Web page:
WASHINGTON (,') - Former
Democratic Party treasurer Ro-
bert Strauss received fresh support
yesterday in his bid to capture
the chairmanship of thetDemocra-
tic National Committee (DNC).
Supporters listed 18 governors and
a former vice-chairman behind his
candidacy.
Strauss and Lawrence O'Brien,
former party chairman, are two of
the contenders in the race to re-
place Jean Westwood, who was
picked for the job last July by Sen.
George McGovern (D-S.D.). Since
McGovern's defeat, many party
leaders have urged Westwood to
step down and let the DNC pick her
replacement at its upcoming meet-
ing.
Last week Westwood opened the
door for such a move with a state-
ment stressing that the party, not
her political future, is most im-
portant to her.
Mary Lou Burg, who served un-
der O'Brien as party vice chair-
man, has sent a letter to DNC
members endorsing StraussDfor
party chief.
In her letter, Burg defends
Strauss against attacks that he is
not sympathetic to party reforms
and that his friendship with John
Connally, head of the "Democrats
for Nixon" organization in the re-
cent election, would impair his ef-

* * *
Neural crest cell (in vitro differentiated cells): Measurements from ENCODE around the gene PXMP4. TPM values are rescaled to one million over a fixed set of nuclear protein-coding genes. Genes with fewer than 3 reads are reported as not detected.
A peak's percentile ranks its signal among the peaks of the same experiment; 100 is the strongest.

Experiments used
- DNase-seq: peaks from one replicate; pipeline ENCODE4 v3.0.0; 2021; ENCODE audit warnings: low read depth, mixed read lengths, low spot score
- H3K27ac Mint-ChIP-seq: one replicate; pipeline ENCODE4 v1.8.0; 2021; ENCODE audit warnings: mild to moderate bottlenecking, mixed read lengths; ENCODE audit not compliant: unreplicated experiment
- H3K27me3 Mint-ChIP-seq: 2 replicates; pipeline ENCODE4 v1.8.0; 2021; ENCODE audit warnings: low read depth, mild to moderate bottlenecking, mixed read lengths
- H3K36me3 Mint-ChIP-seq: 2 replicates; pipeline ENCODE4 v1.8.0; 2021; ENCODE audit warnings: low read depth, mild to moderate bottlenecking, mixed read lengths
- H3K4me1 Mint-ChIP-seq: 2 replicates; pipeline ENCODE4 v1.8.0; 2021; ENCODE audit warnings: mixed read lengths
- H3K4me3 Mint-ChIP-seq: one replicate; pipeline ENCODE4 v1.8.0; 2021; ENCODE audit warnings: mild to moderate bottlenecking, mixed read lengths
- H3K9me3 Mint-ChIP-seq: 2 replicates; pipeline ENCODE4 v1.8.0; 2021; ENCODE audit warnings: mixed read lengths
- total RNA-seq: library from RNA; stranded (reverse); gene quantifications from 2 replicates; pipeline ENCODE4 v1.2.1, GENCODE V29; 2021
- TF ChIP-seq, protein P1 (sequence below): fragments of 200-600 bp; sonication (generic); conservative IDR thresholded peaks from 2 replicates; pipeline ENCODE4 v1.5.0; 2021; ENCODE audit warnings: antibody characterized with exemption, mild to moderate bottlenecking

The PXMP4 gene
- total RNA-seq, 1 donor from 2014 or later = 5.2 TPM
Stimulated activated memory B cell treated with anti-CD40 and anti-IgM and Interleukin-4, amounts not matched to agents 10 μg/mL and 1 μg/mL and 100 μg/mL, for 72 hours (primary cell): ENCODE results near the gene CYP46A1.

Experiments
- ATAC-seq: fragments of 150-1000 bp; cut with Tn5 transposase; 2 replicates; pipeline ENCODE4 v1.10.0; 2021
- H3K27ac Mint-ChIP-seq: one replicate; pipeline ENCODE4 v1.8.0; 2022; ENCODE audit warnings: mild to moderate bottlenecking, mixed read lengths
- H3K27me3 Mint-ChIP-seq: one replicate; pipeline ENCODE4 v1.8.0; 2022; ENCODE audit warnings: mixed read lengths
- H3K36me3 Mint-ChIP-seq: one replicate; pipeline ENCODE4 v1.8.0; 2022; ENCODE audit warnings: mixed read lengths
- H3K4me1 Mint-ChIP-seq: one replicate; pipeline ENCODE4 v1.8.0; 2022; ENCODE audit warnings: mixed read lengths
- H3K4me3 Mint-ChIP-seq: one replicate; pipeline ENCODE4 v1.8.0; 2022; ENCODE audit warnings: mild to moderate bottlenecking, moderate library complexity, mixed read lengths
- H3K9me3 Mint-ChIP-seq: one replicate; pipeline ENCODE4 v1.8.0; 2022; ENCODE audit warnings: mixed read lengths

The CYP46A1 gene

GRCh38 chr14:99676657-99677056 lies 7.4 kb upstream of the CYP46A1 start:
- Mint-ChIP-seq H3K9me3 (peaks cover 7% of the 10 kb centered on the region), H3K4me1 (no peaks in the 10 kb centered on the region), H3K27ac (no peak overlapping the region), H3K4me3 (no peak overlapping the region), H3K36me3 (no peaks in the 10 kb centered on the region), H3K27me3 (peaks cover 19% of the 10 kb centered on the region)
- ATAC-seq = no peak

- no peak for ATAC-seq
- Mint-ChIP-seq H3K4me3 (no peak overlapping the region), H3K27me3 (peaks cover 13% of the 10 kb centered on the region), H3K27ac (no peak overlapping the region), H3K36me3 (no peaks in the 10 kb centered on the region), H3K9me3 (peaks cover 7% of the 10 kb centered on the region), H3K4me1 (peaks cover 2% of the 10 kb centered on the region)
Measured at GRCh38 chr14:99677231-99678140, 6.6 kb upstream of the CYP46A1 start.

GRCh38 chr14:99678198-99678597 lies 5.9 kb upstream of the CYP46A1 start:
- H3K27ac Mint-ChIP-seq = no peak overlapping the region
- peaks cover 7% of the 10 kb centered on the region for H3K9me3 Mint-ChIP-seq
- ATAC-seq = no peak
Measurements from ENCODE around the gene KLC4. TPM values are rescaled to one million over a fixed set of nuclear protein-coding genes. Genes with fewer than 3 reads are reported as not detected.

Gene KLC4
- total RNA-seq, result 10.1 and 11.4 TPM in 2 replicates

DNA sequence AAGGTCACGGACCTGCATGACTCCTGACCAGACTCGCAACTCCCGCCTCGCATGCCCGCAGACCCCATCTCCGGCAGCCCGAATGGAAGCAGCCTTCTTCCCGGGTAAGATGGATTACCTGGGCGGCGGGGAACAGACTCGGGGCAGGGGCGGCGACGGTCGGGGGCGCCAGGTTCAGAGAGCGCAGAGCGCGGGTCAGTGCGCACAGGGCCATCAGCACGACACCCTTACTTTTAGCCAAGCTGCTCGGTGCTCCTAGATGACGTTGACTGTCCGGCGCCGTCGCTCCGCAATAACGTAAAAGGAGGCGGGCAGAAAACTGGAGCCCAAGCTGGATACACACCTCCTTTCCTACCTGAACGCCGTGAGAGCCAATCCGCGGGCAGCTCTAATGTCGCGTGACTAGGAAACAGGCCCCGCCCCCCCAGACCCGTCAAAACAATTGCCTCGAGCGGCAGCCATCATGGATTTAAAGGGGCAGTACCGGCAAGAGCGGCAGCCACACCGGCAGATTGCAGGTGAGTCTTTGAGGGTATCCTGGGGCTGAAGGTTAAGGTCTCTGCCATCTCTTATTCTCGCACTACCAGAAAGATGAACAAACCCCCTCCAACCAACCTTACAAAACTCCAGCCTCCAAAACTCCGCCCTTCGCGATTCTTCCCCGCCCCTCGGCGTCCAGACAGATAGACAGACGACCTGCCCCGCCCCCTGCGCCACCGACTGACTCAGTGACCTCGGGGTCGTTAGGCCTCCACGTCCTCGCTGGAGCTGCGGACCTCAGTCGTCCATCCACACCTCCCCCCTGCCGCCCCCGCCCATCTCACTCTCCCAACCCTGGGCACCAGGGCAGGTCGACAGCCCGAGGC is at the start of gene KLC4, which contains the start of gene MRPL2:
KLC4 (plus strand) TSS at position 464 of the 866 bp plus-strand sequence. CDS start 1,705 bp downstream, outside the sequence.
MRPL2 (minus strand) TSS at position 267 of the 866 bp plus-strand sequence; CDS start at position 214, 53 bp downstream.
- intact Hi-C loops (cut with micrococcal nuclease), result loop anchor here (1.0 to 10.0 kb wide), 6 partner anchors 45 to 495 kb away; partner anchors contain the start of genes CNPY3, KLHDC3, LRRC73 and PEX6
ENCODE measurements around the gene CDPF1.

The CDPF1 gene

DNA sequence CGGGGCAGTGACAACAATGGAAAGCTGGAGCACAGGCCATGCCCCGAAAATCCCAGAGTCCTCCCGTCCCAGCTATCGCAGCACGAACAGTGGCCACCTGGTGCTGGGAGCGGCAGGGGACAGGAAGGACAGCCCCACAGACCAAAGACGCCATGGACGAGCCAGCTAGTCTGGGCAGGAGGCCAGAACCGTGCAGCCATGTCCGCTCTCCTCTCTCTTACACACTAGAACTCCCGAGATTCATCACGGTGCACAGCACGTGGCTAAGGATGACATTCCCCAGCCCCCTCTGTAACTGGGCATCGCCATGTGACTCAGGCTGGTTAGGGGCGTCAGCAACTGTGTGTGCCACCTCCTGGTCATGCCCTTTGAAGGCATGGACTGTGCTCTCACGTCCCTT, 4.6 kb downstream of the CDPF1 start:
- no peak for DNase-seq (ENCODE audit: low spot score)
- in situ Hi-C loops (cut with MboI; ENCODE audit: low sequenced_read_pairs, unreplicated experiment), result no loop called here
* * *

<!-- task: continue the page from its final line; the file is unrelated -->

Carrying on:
fectiveness as party chairman.
Likely candidates other than
Strauss and O'Brien are George
Mitchell r of Maine, who directed
Sen. Edmund Muskie's unsuccess-
ful campaign for the party's nomi-
nation this year, Charles Manatt of
California, and possibly McGov-
ern's running mate Sargent Shriv-
er.

ADVANCE SALES AND INFO
PTP TICKET OFFICE-MENDELSSOHN LOBBY
764-0450

4 Performances Dec. 2 and 3
- EE

a

The ShowYOU
ASKED FOR

The show YOU DIAL

8-64 16

May well be
the most,
heautiful film
ever made.
-Newsweek

AM Awr
e 9D.gH. regce's
G-T-T C&
irgn the sy"
tjfp

t
r

The Michigan Daily, edited and man-
aged by students at the University of
Michigan. News phone: 764-0562. Second
Class postage paid at Ann Arbor, Mich-
igan 420 Maynard Street, Ann Arbor,
Michigan 48104. Published daily Tues-
day through Sunday morning Univer-